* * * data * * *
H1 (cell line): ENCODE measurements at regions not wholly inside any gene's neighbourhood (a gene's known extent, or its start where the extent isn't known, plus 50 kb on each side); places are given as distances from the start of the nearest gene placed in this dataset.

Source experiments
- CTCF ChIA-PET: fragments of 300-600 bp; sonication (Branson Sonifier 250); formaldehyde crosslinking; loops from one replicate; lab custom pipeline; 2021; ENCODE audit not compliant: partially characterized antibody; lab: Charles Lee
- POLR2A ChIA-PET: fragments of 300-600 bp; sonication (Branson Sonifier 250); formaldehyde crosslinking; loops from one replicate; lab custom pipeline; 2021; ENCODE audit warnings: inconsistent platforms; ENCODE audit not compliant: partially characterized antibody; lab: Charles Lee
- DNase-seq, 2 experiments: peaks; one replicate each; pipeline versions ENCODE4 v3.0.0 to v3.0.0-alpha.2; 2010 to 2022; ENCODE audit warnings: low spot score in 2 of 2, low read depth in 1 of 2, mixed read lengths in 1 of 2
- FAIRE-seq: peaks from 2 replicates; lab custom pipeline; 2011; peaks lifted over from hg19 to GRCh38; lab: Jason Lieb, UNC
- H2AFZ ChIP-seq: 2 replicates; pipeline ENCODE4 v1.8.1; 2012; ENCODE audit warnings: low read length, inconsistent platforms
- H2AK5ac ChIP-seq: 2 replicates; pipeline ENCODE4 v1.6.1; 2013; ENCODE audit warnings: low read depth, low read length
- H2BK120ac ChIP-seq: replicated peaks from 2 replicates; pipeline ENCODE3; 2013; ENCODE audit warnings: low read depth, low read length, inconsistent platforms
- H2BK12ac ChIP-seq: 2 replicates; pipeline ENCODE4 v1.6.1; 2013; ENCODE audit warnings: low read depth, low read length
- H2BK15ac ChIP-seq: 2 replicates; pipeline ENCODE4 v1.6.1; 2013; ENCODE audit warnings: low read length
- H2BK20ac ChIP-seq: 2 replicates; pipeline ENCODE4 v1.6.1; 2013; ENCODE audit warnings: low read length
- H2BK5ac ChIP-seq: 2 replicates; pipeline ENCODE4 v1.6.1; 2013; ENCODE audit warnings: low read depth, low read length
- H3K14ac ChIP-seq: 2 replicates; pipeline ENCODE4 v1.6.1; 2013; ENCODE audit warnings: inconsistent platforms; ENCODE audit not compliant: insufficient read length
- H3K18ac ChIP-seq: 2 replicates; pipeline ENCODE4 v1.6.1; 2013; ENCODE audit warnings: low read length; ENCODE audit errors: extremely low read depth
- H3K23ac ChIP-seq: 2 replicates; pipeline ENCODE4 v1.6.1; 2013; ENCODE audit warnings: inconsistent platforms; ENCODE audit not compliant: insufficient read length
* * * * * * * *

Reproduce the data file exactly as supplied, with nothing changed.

H1 (cell line): ENCODE measurements at regions not wholly inside any gene's neighbourhood (a gene's known extent, or its start where the extent isn't known, plus 50 kb on each side); places are given as distances from the start of the nearest gene placed in this dataset.

Source experiments
- CTCF ChIA-PET: fragments of 300-600 bp; sonication (Branson Sonifier 250); formaldehyde crosslinking; loops from one replicate; lab custom pipeline; 2021; ENCODE audit not compliant: partially characterized antibody; lab: Charles Lee
- POLR2A ChIA-PET: fragments of 300-600 bp; sonication (Branson Sonifier 250); formaldehyde crosslinking; loops from one replicate; lab custom pipeline; 2021; ENCODE audit warnings: inconsistent platforms; ENCODE audit not compliant: partially characterized antibody; lab: Charles Lee
- DNase-seq, 2 experiments: peaks; one replicate each; pipeline versions ENCODE4 v3.0.0 to v3.0.0-alpha.2; 2010 to 2022; ENCODE audit warnings: low spot score in 2 of 2, low read depth in 1 of 2, mixed read lengths in 1 of 2
- FAIRE-seq: peaks from 2 replicates; lab custom pipeline; 2011; peaks lifted over from hg19 to GRCh38; lab: Jason Lieb, UNC
- H2AFZ ChIP-seq: 2 replicates; pipeline ENCODE4 v1.8.1; 2012; ENCODE audit warnings: low read length, inconsistent platforms
- H2AK5ac ChIP-seq: 2 replicates; pipeline ENCODE4 v1.6.1; 2013; ENCODE audit warnings: low read depth, low read length
- H2BK120ac ChIP-seq: replicated peaks from 2 replicates; pipeline ENCODE3; 2013; ENCODE audit warnings: low read depth, low read length, inconsistent platforms
- H2BK12ac ChIP-seq: 2 replicates; pipeline ENCODE4 v1.6.1; 2013; ENCODE audit warnings: low read depth, low read length
- H2BK15ac ChIP-seq: 2 replicates; pipeline ENCODE4 v1.6.1; 2013; ENCODE audit warnings: low read length
- H2BK20ac ChIP-seq: 2 replicates; pipeline ENCODE4 v1.6.1; 2013; ENCODE audit warnings: low read length
- H2BK5ac ChIP-seq: 2 replicates; pipeline ENCODE4 v1.6.1; 2013; ENCODE audit warnings: low read depth, low read length
- H3K14ac ChIP-seq: 2 replicates; pipeline ENCODE4 v1.6.1; 2013; ENCODE audit warnings: inconsistent platforms; ENCODE audit not compliant: insufficient read length
- H3K18ac ChIP-seq: 2 replicates; pipeline ENCODE4 v1.6.1; 2013; ENCODE audit warnings: low read length; ENCODE audit errors: extremely low read depth
- H3K23ac ChIP-seq: 2 replicates; pipeline ENCODE4 v1.6.1; 2013; ENCODE audit warnings: inconsistent platforms; ENCODE audit not compliant: insufficient read length